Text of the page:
- Project plans
- Project activities
- Legislation and standards
- Industry context
Last edited 11 Dec 2019
A brief guide to UK construction laws
In the UK, construction is subject to a number of laws, both criminal and civil, which cover a diverse range of activities. This article aims to provide a brief overview of the main areas of law (as it relates to construction) and the key points relating to them. There is a particular emphasis on any laws which are likely to be updated in the near future (because of Brexit or other reasons).
There are many criminal laws which could, in theory, be applied to the construction industry, however in practical terms, the most likely way a construction company could fall foul of criminal law would be to fail in its obligations under the Health and Safety at Work etc Act 1974.
While the Health and Safety at Work etc Act 1974 remains the single most important piece of legislation in this area, there are countless other regulations which those involved in construction need to be aware.
A particular mention should be given to the Construction (Design and Management) Regulations 2015, commonly referred to as ‘the CDM Regulations’. These collectively transpose European directives on the implementation of minimum requirements at temporary and mobile work sites.
Although they will not be directly impacted by Brexit, it is entirely possible that politicians will see Brexit as an opportunity to update regulations which came about as a result of the EU, in which case, these regulations could be an obvious candidate for change.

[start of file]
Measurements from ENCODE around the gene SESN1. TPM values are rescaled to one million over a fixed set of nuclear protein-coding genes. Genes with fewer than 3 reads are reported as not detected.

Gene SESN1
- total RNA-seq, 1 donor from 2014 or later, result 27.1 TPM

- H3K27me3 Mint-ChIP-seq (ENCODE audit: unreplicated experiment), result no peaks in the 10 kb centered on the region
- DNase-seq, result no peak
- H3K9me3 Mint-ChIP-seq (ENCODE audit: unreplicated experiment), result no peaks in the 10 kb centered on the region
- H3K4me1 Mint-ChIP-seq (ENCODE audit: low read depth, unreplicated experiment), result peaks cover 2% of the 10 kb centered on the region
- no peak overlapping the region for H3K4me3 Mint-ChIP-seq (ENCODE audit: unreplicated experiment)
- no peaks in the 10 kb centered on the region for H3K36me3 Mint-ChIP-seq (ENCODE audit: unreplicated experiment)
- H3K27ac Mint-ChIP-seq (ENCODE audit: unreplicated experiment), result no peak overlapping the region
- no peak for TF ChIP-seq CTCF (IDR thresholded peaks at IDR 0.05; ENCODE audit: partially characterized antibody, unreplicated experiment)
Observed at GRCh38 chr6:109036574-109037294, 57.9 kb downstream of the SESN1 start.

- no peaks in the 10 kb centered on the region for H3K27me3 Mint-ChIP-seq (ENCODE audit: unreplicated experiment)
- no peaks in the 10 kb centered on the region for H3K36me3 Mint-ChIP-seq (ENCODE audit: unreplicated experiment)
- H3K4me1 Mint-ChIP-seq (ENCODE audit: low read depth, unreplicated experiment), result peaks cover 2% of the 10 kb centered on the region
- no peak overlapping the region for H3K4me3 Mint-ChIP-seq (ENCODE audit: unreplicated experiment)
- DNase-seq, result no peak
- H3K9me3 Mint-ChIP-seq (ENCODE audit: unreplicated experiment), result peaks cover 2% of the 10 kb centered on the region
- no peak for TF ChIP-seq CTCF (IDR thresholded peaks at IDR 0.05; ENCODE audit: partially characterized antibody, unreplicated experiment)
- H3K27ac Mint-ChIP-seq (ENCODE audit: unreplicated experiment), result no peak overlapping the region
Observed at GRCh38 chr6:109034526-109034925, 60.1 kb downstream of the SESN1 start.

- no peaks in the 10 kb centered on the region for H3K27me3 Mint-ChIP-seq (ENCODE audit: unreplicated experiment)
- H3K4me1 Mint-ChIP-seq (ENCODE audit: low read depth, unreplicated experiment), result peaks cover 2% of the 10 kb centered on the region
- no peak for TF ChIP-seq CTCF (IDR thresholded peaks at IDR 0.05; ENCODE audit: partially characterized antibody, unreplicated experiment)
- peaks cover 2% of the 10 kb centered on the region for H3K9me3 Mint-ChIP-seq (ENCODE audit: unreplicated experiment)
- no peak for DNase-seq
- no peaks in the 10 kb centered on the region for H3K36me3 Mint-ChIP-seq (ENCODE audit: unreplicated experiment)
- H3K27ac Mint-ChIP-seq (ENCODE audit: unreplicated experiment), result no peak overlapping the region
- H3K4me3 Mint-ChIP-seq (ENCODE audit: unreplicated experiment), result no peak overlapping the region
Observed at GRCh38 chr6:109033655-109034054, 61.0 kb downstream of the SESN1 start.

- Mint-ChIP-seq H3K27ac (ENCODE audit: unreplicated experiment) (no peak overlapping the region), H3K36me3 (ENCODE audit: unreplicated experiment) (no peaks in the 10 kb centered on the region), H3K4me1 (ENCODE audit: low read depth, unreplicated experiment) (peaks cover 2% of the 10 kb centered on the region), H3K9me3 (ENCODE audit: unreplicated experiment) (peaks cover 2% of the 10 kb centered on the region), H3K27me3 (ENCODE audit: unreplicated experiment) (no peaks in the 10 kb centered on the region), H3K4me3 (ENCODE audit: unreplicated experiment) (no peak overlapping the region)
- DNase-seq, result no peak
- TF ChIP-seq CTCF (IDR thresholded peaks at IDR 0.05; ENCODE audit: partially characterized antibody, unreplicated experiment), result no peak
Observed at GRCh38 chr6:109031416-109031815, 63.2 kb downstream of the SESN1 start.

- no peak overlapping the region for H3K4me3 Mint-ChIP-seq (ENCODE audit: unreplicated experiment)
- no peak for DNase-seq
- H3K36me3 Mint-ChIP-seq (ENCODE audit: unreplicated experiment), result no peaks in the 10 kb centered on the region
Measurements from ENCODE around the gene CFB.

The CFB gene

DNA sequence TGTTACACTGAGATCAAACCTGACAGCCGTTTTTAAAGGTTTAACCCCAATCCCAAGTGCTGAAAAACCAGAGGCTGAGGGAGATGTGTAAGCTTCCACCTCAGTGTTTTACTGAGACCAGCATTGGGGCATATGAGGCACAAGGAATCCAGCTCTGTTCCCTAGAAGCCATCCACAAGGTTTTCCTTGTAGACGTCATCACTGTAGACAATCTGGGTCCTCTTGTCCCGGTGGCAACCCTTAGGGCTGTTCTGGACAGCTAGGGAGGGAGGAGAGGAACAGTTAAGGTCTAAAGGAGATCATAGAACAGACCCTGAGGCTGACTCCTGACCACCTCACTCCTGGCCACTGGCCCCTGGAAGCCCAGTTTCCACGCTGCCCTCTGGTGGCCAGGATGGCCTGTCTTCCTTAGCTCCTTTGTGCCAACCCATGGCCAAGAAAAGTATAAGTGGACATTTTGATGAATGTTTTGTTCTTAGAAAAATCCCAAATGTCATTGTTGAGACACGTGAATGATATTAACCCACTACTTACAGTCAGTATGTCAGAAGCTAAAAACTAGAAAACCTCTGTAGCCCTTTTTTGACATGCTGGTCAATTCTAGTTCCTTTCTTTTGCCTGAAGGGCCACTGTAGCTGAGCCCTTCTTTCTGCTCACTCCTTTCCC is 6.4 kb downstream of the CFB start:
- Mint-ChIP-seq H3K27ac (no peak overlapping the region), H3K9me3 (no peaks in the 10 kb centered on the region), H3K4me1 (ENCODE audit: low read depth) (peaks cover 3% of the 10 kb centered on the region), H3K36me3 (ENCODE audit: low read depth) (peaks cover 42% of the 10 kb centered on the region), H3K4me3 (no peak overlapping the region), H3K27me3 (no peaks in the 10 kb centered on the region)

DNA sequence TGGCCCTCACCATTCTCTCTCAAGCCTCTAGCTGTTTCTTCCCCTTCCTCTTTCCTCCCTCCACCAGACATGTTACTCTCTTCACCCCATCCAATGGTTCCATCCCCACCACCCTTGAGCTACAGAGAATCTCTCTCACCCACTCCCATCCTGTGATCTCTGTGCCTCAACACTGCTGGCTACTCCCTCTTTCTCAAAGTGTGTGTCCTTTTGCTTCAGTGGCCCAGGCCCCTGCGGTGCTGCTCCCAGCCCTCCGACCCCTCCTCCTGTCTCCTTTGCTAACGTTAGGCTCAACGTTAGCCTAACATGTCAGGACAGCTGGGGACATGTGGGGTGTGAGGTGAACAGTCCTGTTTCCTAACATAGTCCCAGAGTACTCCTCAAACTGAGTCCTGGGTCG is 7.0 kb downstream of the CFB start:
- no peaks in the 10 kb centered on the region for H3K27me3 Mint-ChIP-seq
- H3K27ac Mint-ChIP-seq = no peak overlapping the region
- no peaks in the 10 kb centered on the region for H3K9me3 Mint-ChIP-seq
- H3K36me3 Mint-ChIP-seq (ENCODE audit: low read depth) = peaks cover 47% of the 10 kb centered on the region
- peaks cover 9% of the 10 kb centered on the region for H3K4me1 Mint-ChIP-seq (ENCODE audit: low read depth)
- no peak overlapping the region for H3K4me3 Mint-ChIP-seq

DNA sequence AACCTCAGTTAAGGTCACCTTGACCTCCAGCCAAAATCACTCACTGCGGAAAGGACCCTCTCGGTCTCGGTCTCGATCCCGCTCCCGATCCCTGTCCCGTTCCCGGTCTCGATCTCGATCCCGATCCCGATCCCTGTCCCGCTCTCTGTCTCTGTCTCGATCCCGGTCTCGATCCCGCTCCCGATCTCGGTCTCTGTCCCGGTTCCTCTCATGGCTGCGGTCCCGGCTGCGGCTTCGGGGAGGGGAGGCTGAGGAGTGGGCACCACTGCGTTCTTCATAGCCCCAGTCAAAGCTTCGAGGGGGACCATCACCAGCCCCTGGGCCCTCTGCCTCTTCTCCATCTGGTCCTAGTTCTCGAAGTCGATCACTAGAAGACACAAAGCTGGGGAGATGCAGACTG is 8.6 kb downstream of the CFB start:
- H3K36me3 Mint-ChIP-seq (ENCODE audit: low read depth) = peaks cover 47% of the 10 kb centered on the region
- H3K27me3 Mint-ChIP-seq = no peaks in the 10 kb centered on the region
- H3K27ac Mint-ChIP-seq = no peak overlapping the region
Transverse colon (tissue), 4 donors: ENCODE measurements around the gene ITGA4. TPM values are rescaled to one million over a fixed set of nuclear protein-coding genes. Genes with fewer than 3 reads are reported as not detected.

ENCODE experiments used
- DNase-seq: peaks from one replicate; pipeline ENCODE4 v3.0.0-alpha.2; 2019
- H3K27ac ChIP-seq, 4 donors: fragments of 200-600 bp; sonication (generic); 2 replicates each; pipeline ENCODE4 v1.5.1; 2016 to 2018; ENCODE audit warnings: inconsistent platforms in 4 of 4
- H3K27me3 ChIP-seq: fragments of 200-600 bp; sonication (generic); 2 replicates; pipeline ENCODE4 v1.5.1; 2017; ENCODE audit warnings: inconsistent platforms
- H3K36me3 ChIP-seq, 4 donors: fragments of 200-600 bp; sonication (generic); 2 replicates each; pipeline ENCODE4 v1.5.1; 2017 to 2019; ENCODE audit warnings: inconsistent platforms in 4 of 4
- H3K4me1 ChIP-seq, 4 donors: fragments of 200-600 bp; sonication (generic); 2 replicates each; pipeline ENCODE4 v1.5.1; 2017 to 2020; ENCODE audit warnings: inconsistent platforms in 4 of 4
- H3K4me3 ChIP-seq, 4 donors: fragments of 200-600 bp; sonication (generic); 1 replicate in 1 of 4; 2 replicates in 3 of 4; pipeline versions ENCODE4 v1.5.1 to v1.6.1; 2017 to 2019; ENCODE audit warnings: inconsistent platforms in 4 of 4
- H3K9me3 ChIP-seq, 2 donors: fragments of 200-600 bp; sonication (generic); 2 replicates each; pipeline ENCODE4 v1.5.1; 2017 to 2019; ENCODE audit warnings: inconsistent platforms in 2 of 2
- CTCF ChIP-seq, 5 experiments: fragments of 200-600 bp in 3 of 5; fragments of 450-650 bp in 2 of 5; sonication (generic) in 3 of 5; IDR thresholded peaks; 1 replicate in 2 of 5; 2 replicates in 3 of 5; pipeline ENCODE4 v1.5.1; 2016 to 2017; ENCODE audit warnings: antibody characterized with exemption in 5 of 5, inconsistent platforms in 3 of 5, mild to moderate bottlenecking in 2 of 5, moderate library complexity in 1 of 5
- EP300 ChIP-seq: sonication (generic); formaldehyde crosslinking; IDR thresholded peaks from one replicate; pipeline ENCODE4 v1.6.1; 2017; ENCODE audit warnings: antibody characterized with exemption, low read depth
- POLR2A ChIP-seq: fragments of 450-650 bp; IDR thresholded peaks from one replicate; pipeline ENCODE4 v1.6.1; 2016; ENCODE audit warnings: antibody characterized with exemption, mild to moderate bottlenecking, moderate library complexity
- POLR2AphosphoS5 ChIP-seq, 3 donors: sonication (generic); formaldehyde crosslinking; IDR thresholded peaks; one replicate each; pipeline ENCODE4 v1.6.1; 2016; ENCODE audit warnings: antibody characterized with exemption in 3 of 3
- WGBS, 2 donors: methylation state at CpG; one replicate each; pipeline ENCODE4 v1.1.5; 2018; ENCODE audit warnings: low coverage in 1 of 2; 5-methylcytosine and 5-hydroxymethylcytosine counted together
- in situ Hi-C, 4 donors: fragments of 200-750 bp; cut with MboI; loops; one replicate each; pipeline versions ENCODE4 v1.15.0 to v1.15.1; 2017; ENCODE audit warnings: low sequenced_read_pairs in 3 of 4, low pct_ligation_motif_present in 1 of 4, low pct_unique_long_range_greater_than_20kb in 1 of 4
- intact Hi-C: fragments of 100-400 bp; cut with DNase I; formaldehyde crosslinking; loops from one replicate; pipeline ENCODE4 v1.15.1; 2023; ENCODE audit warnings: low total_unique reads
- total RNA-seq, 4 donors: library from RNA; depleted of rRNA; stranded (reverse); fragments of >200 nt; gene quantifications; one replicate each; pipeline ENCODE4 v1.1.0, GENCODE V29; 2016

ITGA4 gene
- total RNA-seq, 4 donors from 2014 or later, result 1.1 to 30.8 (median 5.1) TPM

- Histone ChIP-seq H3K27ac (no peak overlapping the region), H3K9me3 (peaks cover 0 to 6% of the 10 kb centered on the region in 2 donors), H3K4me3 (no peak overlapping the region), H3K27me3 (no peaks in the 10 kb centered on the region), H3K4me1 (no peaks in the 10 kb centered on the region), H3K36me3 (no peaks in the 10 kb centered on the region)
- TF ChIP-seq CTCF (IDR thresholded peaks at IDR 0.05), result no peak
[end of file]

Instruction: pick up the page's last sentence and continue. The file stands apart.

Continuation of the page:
There are numerous licenses and consents a contractor might need to obtain depending on circumstances, so organisations will need to do their own research on a case-by-case basis. It is, however, worth pointing out that major building works (both commercial and residential) generally need to comply with the building regulations and it is anticipated that these will be significantly updated in the near future with an onus on improving safety, especially in residential developments.
 The environment and sustainability
The Town and Country Planning (Environmental Impact Assessment) (England and Wales) Regulations 2017 require there to be an environmental impact assessment before planning permission can be granted for any development which could feasibly have a significant effect on the environment.
Similarly, the building regulations lay down sustainability criteria for developments (such as minimum energy requirements). There seems to be a definite trend towards increasing the environmental and sustainability requirements of businesses in general and so it is at least very possible that the current requirements will be reviewed in the near future.
 Infrastructure and utilities
Many developments require arrangements with local authorities and utility suppliers in order to create appropriate infrastructure. There is currently nothing in this area of law which seems particularly likely to be updated soon.
 Obligatory requirements
This is a fairly broad area, but essentially relates to terms and conditions imposed or implied by law or that are mandatory in contracts. As it is so generic, it is hard to make any specific comments, but, again, there is nothing in this area which jumps out as an obvious candidate for a post-Brexit update.
 About this article
 Related articles on Designing Buildings Wiki
- Case law.
- Contracts / payment.
- Health and safety.
- Income tax.
- Planning permission.
16:45, 28 Aug 2019 (BST)
Featured articles and news
Brick slip soffit systems and intricate brick features.
Breaking down possible steps of pre-contract management.
ICE event includes comments from Welsh Government Minister Julie James.
How to write them and what they should include.
Designing Buildings Wiki becomes the world's first website to adopt the new knowledge standard.
Assessing the most beneficial design elements.
Exploring different types of vinyl flooring.
New Government task force will build beauty into reformed planning process.
Five outstanding aspects of the profession.
The seismic strengthening of historic churches.
Results show guarded optimism and payment concerns.
Noteworthy navigable aqueducts.